I’d say it’s a mistake to read too much into the headline JOLTS print, but I don’t think that’s quite accurate here. We’ve probably seen the peak. This is very much what the Fed is hoping to see, and while it won’t be a smooth ride to “normal,” it seems highly unlikely that we’ll revisit the highs in job openings, especially given incessant reports of corporate hiring freezes aimed at cutting costs and streamlining operations ahead of what many analysts now believe is an “inevitable” recession.

“The jobs market is still incredibly tight, but the Fed will take some satisfaction in today’s direction of travel,” Knightley went on to write. “While business caution is likely to spread, firings are still a way off,” even as a sub-50 ISM employment index and softer vacancy data suggest “the momentum will weaken further in coming months,” he added.

A few more months of big declines in job openings set against solid payrolls (where that really just means positive payrolls) would suggest Summers and Blanchard may be wrong — that this time might, in fact, be different.


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14 thoughts on “‘Soft Landing’ Narrative Gets Its Lazarus Moment

  1. Powell said over and over that they won’t ease until inflation is down to the 2% target. This is his chance to be an inflation fighting hero like Volker. He can’t blink at the first slight softening in the data.

    1. That is not what Powell has said. The line is far more ambiguous. The Fed will “keep at it” until the “job is done,” where that means tighter policy until inflation is judged to be on a “sustainable path” lower towards target. That leaves wide latitude for interpretation. It could mean a pause with 4-handle inflation, for example. If inflation is 4% and the policy rate is 4%, that’s not a terrible place to be. I should emphasize that there’s virtually no chance of the Fed holding terminal until inflation is literally at target. That isn’t going to happen. They need to slow the pace now. Runs on UK pension funds, mass destruction across G10 FX stoking pass-through inflation and trade shocks for other developed economies, speculation about SIFI failures.. I mean, you can’t have that. You just can’t. And they won’t. I promise you they won’t.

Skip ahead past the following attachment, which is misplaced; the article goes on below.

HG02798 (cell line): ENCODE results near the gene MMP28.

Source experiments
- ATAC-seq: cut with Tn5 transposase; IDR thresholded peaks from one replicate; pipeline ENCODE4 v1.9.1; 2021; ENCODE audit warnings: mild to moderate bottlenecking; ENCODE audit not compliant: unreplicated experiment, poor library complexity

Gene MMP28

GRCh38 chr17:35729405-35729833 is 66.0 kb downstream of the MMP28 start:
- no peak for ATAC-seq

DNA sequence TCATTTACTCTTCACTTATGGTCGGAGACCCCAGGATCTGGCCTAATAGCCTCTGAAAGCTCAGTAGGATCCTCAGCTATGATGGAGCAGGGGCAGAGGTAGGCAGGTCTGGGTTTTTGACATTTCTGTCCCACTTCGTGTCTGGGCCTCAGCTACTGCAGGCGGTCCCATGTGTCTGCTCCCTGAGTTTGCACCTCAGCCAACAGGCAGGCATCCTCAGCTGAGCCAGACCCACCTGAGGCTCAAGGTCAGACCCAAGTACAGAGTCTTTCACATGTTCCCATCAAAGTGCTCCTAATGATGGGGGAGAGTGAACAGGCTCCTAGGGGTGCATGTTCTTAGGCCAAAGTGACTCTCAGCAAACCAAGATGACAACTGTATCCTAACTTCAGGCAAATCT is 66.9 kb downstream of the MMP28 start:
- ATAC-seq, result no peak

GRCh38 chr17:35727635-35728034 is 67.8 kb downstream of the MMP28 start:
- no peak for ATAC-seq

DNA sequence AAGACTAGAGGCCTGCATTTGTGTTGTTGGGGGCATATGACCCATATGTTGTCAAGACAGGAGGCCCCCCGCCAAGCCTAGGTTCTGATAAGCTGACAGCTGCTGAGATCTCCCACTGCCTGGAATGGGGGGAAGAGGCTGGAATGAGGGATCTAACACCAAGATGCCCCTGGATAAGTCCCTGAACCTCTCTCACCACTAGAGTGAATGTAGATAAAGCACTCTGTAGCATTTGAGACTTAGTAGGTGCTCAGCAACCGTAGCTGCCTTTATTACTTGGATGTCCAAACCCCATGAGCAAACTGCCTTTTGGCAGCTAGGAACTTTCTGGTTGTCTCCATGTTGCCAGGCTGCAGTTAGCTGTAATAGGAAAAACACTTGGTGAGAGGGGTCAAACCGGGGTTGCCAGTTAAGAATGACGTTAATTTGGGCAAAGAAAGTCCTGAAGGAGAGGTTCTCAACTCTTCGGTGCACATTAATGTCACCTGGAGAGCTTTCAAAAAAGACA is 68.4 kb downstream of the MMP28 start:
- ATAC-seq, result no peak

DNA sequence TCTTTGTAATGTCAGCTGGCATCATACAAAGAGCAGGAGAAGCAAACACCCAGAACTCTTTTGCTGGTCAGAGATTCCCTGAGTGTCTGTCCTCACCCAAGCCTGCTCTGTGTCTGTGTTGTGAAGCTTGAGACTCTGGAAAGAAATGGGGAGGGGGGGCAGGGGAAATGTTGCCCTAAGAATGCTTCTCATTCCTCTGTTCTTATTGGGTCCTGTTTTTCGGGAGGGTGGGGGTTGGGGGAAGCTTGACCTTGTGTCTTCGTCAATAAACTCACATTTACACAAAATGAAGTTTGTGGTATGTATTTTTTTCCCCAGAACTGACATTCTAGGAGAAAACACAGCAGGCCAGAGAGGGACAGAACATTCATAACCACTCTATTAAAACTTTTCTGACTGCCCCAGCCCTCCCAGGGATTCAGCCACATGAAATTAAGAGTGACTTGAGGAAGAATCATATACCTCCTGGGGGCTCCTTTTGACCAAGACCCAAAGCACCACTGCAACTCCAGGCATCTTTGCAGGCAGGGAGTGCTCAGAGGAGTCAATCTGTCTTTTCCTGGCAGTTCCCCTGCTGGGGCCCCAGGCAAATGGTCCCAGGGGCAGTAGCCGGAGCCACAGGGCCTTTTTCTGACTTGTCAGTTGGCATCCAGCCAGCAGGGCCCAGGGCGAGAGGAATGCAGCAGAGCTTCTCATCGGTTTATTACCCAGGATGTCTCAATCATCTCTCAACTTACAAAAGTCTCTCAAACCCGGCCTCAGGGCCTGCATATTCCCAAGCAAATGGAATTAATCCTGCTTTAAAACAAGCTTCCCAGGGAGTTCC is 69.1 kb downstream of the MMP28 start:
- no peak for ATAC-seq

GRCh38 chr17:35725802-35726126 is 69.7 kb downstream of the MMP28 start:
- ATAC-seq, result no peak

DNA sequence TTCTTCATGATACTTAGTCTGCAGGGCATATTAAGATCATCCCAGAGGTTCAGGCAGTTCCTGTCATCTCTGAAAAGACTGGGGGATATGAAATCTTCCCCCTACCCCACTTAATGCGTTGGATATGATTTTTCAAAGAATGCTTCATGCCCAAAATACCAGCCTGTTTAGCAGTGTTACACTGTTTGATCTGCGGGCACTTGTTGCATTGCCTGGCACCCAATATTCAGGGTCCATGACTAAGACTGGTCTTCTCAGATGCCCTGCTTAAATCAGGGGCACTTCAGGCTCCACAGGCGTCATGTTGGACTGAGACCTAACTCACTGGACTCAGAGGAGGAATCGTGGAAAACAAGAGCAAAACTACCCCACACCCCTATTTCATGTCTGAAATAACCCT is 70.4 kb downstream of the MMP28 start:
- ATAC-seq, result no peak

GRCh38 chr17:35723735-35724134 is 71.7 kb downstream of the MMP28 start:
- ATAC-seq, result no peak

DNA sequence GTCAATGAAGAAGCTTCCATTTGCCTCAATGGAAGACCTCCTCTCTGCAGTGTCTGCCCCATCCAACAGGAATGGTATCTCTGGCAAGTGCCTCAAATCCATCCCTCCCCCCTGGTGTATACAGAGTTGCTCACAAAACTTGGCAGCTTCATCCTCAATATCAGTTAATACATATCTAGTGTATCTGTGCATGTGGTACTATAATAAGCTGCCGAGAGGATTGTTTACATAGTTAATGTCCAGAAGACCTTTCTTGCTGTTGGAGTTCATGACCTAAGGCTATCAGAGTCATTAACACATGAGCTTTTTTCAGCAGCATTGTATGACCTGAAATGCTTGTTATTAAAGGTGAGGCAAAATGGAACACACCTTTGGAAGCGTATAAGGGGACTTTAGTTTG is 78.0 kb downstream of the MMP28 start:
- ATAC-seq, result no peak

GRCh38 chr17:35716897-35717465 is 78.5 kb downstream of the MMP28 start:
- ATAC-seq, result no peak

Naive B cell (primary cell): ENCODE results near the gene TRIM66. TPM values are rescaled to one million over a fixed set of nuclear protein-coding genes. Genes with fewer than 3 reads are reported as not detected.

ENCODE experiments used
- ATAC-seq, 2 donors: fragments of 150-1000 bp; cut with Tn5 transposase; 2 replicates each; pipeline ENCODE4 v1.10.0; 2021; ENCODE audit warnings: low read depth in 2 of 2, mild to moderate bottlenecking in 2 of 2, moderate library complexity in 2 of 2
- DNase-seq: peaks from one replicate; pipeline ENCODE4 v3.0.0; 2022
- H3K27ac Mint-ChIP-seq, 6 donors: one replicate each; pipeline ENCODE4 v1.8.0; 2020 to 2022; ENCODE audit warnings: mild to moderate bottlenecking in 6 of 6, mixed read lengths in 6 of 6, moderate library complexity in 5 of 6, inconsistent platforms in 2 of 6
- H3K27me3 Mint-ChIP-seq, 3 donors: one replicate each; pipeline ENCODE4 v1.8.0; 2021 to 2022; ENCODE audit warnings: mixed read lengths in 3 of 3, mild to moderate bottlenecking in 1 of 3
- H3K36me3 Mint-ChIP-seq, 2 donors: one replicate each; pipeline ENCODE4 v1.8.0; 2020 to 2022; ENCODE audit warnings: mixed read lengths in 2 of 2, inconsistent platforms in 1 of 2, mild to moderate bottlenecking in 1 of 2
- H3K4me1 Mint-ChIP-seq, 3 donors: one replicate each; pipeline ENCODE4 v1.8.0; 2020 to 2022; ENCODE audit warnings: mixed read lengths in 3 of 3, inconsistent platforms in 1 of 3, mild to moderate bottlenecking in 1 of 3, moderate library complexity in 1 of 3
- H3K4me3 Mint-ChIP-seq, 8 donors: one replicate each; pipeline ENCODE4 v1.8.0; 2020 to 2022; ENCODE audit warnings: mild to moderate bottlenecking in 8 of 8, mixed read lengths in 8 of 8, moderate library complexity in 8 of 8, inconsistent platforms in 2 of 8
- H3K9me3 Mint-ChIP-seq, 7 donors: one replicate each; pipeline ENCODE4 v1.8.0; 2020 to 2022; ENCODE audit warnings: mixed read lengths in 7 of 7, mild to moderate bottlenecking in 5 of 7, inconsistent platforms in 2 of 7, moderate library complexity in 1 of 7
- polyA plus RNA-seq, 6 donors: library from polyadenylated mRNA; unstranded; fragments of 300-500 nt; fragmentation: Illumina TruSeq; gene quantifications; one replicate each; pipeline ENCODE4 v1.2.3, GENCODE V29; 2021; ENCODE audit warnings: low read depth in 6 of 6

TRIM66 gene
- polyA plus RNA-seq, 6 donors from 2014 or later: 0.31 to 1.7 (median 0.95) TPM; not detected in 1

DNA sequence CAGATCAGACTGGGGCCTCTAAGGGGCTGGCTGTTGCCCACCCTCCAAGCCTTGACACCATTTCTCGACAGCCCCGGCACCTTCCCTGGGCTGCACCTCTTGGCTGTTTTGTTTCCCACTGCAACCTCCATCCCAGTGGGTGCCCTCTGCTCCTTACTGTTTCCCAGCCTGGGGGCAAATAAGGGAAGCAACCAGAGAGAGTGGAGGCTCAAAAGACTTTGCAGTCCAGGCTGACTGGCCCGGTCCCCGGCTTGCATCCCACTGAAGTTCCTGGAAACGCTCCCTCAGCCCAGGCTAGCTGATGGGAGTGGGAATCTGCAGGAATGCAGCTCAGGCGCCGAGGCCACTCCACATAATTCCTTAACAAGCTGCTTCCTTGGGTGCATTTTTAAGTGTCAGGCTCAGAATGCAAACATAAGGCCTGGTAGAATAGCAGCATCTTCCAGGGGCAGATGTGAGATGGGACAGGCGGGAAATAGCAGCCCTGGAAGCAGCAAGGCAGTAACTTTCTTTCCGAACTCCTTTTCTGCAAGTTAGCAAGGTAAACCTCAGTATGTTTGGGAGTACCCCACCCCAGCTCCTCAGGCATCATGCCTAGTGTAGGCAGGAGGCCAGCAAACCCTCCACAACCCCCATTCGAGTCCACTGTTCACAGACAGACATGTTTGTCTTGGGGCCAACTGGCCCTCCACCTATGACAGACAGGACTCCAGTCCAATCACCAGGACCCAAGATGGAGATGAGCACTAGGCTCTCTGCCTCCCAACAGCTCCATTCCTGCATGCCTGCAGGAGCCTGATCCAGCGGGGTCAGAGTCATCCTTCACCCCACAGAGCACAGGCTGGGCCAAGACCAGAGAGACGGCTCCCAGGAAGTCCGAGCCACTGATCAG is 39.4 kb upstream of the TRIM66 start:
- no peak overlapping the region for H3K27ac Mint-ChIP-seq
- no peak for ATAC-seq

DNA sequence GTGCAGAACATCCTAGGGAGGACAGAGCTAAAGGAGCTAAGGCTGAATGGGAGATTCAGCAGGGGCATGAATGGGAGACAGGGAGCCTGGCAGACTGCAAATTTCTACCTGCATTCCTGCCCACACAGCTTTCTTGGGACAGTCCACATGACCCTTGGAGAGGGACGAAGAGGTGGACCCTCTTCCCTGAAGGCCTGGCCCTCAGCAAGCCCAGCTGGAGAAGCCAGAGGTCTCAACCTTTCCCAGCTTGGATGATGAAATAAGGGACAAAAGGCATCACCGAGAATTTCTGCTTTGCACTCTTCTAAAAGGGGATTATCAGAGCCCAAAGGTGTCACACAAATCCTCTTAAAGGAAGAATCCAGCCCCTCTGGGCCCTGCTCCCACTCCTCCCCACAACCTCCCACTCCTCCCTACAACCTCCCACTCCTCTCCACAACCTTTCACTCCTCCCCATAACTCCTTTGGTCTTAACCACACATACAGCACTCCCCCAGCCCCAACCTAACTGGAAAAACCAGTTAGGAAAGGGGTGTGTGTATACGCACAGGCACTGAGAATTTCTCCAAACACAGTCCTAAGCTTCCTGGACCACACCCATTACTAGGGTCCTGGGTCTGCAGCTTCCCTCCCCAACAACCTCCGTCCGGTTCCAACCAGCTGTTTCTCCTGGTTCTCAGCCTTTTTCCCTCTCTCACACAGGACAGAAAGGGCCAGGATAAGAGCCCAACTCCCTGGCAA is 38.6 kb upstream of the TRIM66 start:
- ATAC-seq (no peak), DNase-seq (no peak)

1. Systemic financial stability will always trump any other monetary policy objective. We saw that with the bank of England recently. Your comment is spot on

        1. Being lender of last resort was the original reason for the creation of central banks and is their “1st law of robotics”….(asimov)

  2. Nouriel Roubini this morning published his perspective about the economy here: https://www.msn.com/en-us/money/markets/stock-markets-will-drop-another-40-as-a-severe-stagflationary-debt-crisis-hits-an-overleveraged-global-economy/ar-AA12yyge?ocid=winp1taskbar&cvid=b3ad82faed9a4322d15c2e6a9a39fdb2&rc=1